Federal consumer financial protection laws require companies to treat people honestly and fairly. They also protect honest businesses from being forced to compete with those who break the law.
For debt collectors, that means following the Fair Debt Collection Practices Act. The Act prohibits debt collectors from making false statements. Importantly, people can sue debt collectors who break the law by lying or providing wrong information.
The Consumer Financial Protection Bureau is the administrator and a primary enforcer of the Fair Debt Collection Practices Act. We are committed to making sure that debt collectors follow the law. For instance, debt collectors are responsible for ensuring the accuracy of information they put on credit reports. The CFPB has also confirmed on several occasions that it may violate the Fair Debt Collection Practices Act to tell consumers that they owe a debt or an amount of money that they don’t actually owe, and we recently highlighted the critical importance of this point with respect to medical debt collection. Today, the CFPB filed an amicus brief in the U.S. Court of Appeals for the First Circuit to help ensure consumers can hold debt collectors responsible when they make false representations.
In this case, an individual filed for bankruptcy, so collection efforts against the person should generally have stopped. However, a debt collector still sent the person a letter to collect on the debt and said that the consumer could be sued if they didn’t pay it. Because of the bankruptcy rules, that statement was false—the consumer couldn’t actually be sued. The individual sued to hold the debt collector accountable for the misrepresentation, but the debt collector pled ignorance. The debt collector claimed that they were only responsible under the law when they intended to say something false.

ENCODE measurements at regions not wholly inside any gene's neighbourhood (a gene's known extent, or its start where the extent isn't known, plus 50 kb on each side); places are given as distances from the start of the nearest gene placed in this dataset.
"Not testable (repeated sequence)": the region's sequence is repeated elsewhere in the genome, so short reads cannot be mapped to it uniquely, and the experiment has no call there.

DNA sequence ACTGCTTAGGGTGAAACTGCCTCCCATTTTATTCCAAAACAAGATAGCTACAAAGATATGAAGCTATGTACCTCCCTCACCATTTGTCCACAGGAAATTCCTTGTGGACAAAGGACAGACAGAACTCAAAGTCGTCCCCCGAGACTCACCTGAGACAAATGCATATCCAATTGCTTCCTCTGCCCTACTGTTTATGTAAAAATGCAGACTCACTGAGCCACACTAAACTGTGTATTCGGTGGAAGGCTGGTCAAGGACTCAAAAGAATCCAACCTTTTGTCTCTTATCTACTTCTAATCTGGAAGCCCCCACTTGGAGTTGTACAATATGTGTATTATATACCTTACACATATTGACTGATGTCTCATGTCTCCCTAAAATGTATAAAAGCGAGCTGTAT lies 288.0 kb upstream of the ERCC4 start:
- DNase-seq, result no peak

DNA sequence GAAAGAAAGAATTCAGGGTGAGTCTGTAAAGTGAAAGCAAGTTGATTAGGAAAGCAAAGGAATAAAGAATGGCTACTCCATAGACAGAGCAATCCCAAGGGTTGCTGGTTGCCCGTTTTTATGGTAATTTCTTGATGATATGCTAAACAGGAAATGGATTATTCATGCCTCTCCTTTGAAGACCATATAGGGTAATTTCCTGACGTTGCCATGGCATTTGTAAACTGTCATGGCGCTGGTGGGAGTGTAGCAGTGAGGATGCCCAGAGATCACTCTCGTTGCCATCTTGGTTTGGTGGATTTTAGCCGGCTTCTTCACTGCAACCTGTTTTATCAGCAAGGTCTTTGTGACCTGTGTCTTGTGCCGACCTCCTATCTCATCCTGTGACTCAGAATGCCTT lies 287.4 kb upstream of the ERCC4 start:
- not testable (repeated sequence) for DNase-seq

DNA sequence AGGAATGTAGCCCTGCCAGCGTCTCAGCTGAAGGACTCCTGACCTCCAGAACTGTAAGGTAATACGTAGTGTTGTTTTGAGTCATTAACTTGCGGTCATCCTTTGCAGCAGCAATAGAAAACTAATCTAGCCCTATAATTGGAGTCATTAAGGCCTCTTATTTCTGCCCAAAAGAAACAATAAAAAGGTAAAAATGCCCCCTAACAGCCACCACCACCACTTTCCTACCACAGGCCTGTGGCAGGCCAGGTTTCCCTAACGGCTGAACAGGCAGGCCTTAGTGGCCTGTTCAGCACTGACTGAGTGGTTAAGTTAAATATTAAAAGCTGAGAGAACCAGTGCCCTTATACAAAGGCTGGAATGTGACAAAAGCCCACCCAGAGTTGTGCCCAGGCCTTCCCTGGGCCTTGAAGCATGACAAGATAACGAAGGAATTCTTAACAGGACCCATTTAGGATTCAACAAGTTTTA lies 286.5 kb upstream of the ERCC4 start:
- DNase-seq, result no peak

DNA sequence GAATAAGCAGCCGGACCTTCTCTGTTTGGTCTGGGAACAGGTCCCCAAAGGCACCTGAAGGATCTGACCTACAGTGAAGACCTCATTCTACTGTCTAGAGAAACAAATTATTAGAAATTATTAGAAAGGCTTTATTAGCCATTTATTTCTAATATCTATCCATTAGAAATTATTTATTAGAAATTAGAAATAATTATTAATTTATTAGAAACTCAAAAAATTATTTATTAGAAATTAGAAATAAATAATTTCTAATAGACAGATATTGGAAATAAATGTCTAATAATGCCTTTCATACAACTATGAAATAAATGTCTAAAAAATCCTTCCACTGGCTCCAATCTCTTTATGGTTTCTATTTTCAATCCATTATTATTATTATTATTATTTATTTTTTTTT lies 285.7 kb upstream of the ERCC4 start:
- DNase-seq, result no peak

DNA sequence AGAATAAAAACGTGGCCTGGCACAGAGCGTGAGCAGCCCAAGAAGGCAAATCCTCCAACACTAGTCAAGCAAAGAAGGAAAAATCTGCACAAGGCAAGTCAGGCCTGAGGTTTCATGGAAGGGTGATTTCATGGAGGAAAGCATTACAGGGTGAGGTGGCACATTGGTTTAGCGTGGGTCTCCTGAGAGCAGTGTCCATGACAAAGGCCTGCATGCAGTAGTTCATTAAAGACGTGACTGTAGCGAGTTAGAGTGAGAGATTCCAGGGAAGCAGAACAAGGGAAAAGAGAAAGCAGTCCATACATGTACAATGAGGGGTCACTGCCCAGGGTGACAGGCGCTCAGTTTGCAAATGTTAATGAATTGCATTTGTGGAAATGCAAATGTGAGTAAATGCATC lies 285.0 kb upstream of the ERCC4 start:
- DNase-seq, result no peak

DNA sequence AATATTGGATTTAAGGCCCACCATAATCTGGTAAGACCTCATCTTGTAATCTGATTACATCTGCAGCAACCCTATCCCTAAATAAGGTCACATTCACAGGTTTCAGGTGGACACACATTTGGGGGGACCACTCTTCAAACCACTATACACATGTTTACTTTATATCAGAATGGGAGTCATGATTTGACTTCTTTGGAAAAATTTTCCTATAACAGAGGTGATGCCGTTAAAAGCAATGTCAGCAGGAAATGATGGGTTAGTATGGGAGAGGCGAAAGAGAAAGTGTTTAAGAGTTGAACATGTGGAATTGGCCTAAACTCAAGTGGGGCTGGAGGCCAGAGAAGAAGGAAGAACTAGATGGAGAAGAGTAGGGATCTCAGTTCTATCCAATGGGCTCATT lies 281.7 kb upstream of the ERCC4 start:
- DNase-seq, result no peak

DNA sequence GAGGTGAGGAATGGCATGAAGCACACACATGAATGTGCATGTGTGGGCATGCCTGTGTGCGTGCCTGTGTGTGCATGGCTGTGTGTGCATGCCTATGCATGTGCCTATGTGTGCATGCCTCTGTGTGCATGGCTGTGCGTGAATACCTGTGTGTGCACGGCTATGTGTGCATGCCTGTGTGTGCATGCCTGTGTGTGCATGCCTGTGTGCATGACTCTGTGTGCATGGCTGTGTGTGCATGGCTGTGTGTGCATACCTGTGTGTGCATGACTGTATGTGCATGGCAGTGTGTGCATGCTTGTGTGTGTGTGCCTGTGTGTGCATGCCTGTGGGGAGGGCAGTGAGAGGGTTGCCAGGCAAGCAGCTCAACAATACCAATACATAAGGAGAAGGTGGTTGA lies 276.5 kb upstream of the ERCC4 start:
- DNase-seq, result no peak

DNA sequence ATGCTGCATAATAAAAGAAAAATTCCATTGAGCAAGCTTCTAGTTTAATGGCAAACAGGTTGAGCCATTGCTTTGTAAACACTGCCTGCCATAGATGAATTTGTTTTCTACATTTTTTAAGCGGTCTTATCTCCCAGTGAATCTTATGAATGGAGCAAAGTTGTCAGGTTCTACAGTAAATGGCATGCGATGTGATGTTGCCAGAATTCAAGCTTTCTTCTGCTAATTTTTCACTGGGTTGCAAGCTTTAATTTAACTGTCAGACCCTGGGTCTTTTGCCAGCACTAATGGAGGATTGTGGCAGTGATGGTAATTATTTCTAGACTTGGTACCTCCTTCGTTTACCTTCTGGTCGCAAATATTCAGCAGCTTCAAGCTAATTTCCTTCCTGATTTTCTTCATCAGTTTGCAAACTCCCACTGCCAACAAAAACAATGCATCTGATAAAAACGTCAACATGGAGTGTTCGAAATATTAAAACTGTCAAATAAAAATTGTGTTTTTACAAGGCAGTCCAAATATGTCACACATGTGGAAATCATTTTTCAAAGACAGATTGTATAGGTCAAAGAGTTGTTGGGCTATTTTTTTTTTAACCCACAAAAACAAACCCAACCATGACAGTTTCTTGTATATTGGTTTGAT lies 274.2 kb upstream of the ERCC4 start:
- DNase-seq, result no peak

The debt collector’s argument is wrong. As our amicus brief explains, a debt collector can be liable under the Fair Debt Collection Practices Act even if they claim that they did not know that their statement was false. A debt collector will not be held responsible in a lawsuit brought by an individual if they can show that they didn’t intend to make the false representation and that they had effective procedures in place designed to prevent the mistake. But debt collectors cannot just stick their heads in the sand and claim ignorance. This interpretation has been upheld by numerous courts, and it is what Congress clearly intended. Our brief also explains that consumers generally do not lose the law’s important protections when they file for bankruptcy.
Congress made clear in the Fair Debt Collection Practices Act that debt collectors must tell the truth to consumers. It also empowered consumers to act when debt collectors break the law.
We will continue working to ensure that federal consumer financial protection laws are applied as Congress intended so that companies follow the law and meet their responsibilities.
The case is Carrasquillo v. CICA Collection Agency, No. 23-1225 (1st Cir.).
If you have encountered problems with debt collection, you can submit a complaint with the CFPB.